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A Very Credible Napkin
by Craig M. Capilla, Franklin Law Group
“Seems to me the appraiser did little more than write a number on a napkin. Are you telling me that is appropriate?” In some cases, the answer is unequivocally yes.
At the very least, it is permissible, and that napkin might be perfectly sufficient for the client and/ or intended users of the appraisal. Real estate appraisers who understand this are best positioned to meet the needs of their clients and offer the services most suitable for them. At its core, appraising is a service profession. Individual appraisers are offering their expertise in valuation as their service product. The appraiser, therefore, must be the expert in what best meets the needs of a client. To do so, an appraiser must be aware and able to explain to a client the types of services and products he or she can provide.
A common misconception among appraisers, along with those who utilize valuation products, is the idea that the Uniform Standards of Professional Appraisal Practice (USPAP) limits the manner in which an appraiser may provide his or her opinion of value. In fact, USPAP places no such limitations on an appraiser’s communication of assignment results or the ultimate opinion of value. Put simply, USPAP does not dictate a form option. Equally important to consider is that no single form or format form adequately complies with USPAP. Not the 1004, 1073, General Purpose Appraisal Report (GPAR) or the latest and greatest creation of an appraiser at the cutting edge of technology. The appraiser is solely responsible for complying with USPAP, selecting and utilizing the appropriate tools for the job, and educating the client as to what they are receiving and why. USPAP is also silent about the format and style of any services offered outside of the defined appraisal, which is another important consideration an appraiser needs to reflect on when deciding what is most appropriate for their client.
As appraisers we are aware that USPAP provides a roadmap to the two kinds of appraisal reports for real property that are approved for use today: Appraisal Report or Restricted Appraisal Report. Many will remember that, until recently, three options existed. As time passed, it would seem that the practical differences between a summary and a self-contained report were harder and harder to distinguish, so it made sense to eliminate them as separate categories. That is the subject of an article for a different time. For now, the specific requirements enumerated in USPAP Standard 2 detail the minimum standards of just two simple types of reporting for real property appraisals. A note of caution: I still routinely see reports containing language about “limited,” “complete,” “summary,” and the like. Not only is this language outdated but it can also confuse the recipient who may not be aware of the current standards. This could result in a misleading report.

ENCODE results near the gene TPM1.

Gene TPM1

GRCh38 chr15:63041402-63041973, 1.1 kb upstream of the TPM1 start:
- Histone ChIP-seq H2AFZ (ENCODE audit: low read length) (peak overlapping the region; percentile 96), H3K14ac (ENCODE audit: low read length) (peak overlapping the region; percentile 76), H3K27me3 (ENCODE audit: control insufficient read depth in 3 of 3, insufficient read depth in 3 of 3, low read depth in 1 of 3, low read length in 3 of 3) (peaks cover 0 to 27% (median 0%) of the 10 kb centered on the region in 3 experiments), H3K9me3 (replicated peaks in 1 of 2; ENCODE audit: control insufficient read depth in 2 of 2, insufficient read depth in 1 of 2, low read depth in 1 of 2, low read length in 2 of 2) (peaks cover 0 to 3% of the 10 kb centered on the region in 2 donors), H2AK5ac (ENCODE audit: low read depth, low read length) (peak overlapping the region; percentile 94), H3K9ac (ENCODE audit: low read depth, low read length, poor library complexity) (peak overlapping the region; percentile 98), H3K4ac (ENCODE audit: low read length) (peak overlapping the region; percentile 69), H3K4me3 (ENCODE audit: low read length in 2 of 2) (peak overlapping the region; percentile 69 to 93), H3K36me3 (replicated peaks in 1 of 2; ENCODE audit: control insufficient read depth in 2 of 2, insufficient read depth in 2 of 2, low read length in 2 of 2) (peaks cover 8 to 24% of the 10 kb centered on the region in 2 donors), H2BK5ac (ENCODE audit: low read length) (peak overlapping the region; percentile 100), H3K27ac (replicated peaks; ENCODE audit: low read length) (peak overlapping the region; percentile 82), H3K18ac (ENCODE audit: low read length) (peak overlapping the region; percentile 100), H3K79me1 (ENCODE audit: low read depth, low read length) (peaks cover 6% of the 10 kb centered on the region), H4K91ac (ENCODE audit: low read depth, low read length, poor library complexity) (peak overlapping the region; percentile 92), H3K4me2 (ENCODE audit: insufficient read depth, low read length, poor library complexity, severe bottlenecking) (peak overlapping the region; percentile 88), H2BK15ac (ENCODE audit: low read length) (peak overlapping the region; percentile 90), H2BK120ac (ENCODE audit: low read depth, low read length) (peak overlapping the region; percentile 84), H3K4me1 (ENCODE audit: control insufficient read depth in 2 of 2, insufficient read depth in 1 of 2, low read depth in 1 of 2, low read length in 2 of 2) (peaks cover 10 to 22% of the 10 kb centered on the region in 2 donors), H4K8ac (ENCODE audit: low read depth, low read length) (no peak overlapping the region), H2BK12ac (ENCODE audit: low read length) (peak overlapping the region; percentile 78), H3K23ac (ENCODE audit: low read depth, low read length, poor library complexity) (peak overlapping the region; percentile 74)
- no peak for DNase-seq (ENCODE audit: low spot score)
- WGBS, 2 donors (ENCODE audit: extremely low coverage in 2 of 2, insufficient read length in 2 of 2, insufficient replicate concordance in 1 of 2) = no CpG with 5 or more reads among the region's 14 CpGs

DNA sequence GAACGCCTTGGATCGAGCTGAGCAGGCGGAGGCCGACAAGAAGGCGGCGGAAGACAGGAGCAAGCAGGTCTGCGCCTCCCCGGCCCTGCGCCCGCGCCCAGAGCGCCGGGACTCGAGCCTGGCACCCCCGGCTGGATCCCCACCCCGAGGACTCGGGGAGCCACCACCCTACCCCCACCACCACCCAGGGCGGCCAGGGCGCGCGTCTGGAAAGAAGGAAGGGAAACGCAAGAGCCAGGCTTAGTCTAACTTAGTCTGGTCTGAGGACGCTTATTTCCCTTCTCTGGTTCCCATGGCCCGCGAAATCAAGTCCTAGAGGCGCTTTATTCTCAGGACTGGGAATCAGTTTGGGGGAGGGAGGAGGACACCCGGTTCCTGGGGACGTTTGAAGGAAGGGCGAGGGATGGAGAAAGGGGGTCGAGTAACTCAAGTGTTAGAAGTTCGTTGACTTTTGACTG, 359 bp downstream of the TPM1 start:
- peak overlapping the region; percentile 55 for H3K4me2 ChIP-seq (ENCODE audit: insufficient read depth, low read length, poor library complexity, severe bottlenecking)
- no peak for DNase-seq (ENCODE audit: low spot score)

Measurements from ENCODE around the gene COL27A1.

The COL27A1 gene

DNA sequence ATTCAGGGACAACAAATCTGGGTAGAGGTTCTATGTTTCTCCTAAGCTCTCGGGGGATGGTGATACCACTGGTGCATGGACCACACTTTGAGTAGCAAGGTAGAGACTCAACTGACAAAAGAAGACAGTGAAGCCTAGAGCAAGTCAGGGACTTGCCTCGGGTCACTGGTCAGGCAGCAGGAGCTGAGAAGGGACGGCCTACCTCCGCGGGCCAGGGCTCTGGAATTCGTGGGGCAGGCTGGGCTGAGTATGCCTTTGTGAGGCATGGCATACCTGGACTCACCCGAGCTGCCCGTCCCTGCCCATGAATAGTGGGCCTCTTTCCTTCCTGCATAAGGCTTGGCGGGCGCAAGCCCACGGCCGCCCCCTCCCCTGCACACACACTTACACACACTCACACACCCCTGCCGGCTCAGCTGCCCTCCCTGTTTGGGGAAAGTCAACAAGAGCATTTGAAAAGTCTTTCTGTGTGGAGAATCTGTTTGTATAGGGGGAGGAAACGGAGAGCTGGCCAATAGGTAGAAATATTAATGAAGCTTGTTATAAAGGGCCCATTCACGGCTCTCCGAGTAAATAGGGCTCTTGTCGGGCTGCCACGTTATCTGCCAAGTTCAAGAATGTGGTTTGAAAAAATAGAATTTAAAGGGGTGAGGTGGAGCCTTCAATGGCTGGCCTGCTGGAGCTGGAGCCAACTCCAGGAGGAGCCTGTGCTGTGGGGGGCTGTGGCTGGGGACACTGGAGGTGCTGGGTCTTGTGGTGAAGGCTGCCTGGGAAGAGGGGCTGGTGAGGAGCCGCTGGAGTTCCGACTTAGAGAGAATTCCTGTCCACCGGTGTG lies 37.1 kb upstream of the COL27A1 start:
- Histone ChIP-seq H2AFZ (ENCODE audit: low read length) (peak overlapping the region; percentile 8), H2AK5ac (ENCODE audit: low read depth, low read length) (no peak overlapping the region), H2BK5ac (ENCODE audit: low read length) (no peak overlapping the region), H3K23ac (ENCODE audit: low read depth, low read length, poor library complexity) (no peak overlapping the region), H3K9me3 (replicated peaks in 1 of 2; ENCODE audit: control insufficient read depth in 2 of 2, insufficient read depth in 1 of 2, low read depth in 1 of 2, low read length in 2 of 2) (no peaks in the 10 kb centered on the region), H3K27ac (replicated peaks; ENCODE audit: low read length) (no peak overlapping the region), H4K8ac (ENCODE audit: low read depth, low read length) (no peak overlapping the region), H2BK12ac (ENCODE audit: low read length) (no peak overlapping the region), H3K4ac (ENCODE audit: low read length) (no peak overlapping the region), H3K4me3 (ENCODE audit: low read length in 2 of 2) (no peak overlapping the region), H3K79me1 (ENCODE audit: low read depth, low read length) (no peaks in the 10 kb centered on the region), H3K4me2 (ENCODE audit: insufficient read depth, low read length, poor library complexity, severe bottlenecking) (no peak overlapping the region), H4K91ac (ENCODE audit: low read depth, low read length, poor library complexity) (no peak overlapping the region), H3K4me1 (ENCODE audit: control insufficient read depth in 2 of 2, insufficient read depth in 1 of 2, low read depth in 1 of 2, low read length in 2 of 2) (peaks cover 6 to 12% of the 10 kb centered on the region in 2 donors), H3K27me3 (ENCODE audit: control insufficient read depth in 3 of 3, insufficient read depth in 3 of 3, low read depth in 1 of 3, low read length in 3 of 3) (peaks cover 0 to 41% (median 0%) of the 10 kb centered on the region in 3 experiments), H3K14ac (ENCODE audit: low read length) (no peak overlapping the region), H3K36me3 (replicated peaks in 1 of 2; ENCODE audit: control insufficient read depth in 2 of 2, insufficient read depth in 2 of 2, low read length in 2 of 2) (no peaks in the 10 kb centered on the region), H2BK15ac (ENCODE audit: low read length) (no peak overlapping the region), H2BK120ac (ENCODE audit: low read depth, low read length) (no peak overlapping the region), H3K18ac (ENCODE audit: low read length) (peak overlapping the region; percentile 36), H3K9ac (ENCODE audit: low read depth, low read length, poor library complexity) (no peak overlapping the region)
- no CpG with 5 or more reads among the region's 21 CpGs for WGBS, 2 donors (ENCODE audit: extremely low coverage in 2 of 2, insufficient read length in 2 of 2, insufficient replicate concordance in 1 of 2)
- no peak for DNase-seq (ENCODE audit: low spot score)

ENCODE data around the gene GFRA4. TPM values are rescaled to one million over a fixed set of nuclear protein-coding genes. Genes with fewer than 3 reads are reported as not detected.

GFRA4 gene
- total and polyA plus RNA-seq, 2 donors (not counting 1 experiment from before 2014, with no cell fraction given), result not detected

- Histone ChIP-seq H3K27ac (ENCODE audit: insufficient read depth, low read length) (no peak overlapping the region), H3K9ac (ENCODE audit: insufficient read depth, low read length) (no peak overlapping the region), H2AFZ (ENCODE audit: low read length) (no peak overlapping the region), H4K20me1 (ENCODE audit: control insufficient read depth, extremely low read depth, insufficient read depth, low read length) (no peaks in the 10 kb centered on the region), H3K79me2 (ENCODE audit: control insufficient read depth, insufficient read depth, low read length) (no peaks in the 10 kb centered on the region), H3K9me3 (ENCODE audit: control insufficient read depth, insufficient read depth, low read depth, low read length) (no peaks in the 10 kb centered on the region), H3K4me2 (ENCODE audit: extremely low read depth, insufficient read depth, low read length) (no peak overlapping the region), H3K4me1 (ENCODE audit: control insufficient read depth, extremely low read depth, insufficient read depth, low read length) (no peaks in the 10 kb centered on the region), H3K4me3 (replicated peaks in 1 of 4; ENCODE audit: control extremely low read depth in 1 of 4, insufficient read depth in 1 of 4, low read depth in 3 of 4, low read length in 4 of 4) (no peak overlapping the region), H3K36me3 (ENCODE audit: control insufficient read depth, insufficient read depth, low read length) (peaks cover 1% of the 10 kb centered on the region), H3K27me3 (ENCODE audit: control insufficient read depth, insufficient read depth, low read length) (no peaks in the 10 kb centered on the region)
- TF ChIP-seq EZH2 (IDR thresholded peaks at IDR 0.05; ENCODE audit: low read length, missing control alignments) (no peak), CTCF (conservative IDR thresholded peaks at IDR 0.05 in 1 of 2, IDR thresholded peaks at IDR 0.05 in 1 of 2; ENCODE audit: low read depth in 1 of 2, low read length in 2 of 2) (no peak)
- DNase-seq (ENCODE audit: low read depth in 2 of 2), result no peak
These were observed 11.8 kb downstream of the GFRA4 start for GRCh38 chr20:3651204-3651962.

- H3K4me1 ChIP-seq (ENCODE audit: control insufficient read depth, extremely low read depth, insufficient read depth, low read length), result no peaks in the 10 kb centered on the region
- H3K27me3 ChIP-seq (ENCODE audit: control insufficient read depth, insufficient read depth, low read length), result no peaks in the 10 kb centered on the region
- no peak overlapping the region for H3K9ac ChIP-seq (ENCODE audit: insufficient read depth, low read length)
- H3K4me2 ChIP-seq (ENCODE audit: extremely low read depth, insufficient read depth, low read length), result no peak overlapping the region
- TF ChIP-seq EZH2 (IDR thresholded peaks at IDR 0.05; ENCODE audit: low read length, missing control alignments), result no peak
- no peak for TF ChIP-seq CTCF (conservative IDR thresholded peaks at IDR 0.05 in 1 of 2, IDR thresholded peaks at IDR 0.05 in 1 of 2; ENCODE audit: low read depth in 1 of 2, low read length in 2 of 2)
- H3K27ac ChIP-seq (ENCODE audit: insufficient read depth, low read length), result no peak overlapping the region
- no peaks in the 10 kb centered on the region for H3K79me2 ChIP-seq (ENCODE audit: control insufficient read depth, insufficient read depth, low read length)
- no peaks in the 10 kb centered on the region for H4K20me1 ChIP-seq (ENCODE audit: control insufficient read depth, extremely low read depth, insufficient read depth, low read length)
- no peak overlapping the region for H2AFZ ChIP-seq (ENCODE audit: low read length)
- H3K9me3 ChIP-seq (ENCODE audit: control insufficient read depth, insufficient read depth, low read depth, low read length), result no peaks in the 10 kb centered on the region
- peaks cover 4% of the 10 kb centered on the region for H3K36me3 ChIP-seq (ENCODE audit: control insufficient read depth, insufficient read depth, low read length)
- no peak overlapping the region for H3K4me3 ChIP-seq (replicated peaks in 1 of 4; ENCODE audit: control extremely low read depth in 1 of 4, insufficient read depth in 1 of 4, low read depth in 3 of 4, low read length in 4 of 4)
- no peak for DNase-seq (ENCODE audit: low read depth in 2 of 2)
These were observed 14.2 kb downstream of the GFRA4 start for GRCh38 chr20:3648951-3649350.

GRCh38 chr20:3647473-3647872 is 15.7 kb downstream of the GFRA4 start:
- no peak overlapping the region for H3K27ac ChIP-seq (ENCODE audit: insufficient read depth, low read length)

Standards Rule 2-2(a) states the requirements of an Appraisal Report. In twelve basic steps, over barely two pages of text, the minimum content of an Appraisal Report is set out for all to follow.
Likewise, in the subsequent two pages of text, in the same twelve steps, the minimum standards of a Restricted Appraisal Report are stated Standards Rule in 2-2(b). That’s it! Four total pages of guidance. Certainly appraisers can admit that many engagement letters are much longer and more detailed than the cornerstone standards of reporting for the entire profession. And the brevity of USPAP is a gift, a blessing for all those valuation professionals who seek maximum flexibility to best serve their clients. Absent state specific requirements for content or style, any other restriction, limitation or requirement in reporting is one that the appraiser must self-select or affirmatively agree to perform. The possibilities are virtually limitless.
But what about the third reporting option? Frequently enough, I am asked about the standards of the oral report. Please don’t mistake the ability to offer assignment results orally as the creation of a new type of reporting. There is simply no difference between the requirements of an oral report and a written report. Any oral report must still be delivered as an Appraisal Report as defined in Standard Rule 2-2(a). And this too is explicitly stated by USPAP. There is, or ought to be, no confusion here. USPAP is blessedly simple and that is to the tremendous advantage of the professional appraiser.
Once an appraiser meets the minimum requirements of the appropriate subpart of Standards Rule 2-2, the appraiser has complete authority to determine the manner of best communicating the opinion of value. As always, the Scope of Work is to be set by the appraiser. This must be done in consultation with the client to determine the appropriate methodology for each assignment. Once that has been accomplished, the appraiser can and should deliver the information in the best format and style for the client. To do so best serves the client and increases the value of the appraiser’s services.